Does the concept of cloud computing make you feel like your head is in - well - the clouds? Here is what the cloud phenomenon really means to you. By Jennifer Blanche
Photo by BasicGov
Nowadays, software, firmware and even hardware almost seem like dirty words. They are expensive, cumbersome, memory hungry and often culprits of compromising speed. For years, the convenience of cloud computing has slowly been edging its way toward everyday use both in the business and consumer arenas. It seems that the days of constant cloud computing have arrived, however there are some concerns and questions about what cloud computing really means to you.
Cloud computing is affecting the way you do business, listen to music, sort your personal finances, create art/photography, educate others/yourself and so much more. Weighing the pros and cons of the different applications and even bridges to cloud services will enable you to pinpoint advantageous uses. This will also alleviate any potential fear or trepidation that originally hindered cloud concepts and technology. Obviously, like most new technology, being put into immediate existence before its perfection or near perfection can and has been detrimental to the original idea. Look at the pilot program of the electric car in the 1970’s. It failed miserably. However, today the electric car is more a reality than ever before.
Cloud computing has experienced a similar transformation. Now that the cloud has been vamped and re-vamped it seems to be moving the world into a sort of Techno-Industrial Revolution. This change is similar and different than the original Industrial Revolution when machinery began taking the place of humans but made everyday life more efficient. It differs inasmuch that more humans are becoming essential to cloud services therefore spawning a whole new industry of potential employment. However, let us look at the uses of cloud computing on your end.
This is the big question when choosing to hand over all your personal data to a cloud service. In the past it was a valid question but looking at how it applies to today’s technology may alleviate such a concern.
Hiring and maintaining an IT staff can be an unnecessary financial strain on a company. Cloud services train and screen all their employees rather than simply looking at a resume, making a few calls and hiring an under-qualified IT person. In addition, cloud services no longer limit their security by using only a handful of servers from one location. Most cloud companies employ multiple server sites, virtually eliminating the chance of losing data as information is saved many times over in a variety of locations. Therefore, cloud services are probably more secure than on-site servers. Not convinced? Even the U.S. Department of Energy is looking into a ‘cloud first’ (first choice) application system for storage and usage. This is a huge sign that even the federal government is becoming more comfortable with cloud security.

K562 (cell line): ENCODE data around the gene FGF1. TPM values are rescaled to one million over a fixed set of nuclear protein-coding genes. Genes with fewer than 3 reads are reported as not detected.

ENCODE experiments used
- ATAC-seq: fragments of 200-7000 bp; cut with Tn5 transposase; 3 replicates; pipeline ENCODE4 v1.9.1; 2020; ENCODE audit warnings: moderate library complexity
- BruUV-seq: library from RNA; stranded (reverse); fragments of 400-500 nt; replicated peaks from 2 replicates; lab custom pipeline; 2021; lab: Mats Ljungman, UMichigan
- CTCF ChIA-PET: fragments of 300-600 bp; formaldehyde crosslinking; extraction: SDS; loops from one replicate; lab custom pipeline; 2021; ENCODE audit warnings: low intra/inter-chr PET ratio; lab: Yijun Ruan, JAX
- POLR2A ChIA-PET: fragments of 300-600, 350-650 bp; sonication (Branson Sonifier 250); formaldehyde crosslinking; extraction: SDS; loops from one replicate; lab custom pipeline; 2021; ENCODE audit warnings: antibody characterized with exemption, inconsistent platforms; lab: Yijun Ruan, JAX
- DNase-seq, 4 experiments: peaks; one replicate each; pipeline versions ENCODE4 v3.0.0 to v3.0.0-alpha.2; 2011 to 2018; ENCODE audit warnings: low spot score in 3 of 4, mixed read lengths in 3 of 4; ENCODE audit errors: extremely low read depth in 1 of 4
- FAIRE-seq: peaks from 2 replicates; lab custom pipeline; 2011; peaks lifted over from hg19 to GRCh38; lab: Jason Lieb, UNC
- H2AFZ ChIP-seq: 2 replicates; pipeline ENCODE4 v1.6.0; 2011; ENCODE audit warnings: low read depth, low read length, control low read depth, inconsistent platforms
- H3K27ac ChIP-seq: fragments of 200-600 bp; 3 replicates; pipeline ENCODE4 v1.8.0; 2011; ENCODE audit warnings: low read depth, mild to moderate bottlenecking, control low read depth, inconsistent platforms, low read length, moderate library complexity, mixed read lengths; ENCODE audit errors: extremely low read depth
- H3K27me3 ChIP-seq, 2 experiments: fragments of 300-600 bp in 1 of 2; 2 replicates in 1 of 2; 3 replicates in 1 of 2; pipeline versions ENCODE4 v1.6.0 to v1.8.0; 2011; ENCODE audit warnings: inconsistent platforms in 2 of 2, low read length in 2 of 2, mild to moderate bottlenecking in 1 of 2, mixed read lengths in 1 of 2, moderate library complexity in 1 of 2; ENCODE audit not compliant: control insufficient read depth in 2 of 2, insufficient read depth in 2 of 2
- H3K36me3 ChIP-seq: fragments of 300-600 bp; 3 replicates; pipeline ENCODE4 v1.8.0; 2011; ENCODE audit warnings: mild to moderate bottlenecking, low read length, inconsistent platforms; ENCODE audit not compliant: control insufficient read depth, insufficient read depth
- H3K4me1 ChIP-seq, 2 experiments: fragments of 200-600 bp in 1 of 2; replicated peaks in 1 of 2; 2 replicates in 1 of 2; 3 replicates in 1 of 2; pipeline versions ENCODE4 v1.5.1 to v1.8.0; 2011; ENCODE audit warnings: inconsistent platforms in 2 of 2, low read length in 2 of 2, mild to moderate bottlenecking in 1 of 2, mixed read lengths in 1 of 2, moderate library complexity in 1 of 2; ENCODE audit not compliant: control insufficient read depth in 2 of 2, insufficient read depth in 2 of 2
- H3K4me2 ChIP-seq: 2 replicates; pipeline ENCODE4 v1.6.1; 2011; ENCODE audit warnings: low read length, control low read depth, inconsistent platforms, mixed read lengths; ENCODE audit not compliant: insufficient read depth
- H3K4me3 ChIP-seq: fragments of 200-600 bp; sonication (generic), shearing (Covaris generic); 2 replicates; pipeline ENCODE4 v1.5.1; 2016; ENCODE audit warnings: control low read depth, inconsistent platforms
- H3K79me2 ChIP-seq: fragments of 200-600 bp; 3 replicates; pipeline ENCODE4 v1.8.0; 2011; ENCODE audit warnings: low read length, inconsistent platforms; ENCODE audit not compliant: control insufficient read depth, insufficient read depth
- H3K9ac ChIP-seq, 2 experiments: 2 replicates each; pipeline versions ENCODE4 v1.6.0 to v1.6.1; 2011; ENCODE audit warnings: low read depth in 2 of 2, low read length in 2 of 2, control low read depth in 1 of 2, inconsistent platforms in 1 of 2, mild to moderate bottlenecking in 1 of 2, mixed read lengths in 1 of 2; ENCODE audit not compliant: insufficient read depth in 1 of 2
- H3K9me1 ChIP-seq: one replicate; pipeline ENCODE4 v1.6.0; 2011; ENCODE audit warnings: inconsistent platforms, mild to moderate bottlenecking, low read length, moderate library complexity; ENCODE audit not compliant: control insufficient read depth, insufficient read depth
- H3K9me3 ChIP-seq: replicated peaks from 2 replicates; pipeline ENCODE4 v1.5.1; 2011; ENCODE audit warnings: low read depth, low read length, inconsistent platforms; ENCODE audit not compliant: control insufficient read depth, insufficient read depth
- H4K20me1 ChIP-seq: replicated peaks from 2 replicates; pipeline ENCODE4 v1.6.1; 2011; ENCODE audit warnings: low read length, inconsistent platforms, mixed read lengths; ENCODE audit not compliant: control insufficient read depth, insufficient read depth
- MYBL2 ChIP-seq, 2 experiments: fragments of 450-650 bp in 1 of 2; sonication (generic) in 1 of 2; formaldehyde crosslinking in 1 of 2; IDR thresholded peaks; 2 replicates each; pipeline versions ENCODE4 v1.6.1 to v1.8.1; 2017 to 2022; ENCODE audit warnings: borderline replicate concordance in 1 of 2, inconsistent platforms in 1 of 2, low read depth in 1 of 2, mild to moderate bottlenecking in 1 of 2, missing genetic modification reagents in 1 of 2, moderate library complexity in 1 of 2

Cloud computing allows you to limit the amount of hardware and software that you would have to purchase and instead utilize someone else’s. It is a less complicated, less expensive method than downloading software, creating data, storing data and maintaining upkeep. However, cloud computing requires an Internet connection. Therefore if you decide to take a trip on a plane or go to a location that may not have Wi-Fi access you will be unable to enter your cloud. Whereas, personal hardware with all your downloaded information is always accessible.
Cloud services may be beginning the process of working out a hybrid application that could offer a temporary download of needed information. This type of feature will automatically kick in when you go into a dead zone giving you the ability to continue working on a project without being shut down.
When your data is accessed through servers that may be many miles away, there is the possibility of compromised quality. This can affect anything from the specific clarity of an image to an interrupted otherwise seamless audio output.
Even though cloud service offers multiple backup it is still recommended to backup pertinent information on your computer memory.
Keep an eye out for the following cloud terms being thrown around:
going to the cloud
using the cloud
in the cloud
cloud based services
Saas (software as a service) Paas (platform as a service) these are not used as much anymore
cloud based monitoring services
cloud based people
people in the cloud
Mail: Yahoo and Google
Snapfish and Shutterfly
Virtual Voice Mail
The cloud may seem confusing right now, but it seems like the system is here for the long haul. Its convenience and security outweigh many antiquated technological uses. As it continues to improve it will enable the world to work at even more speed and efficiency than currently available.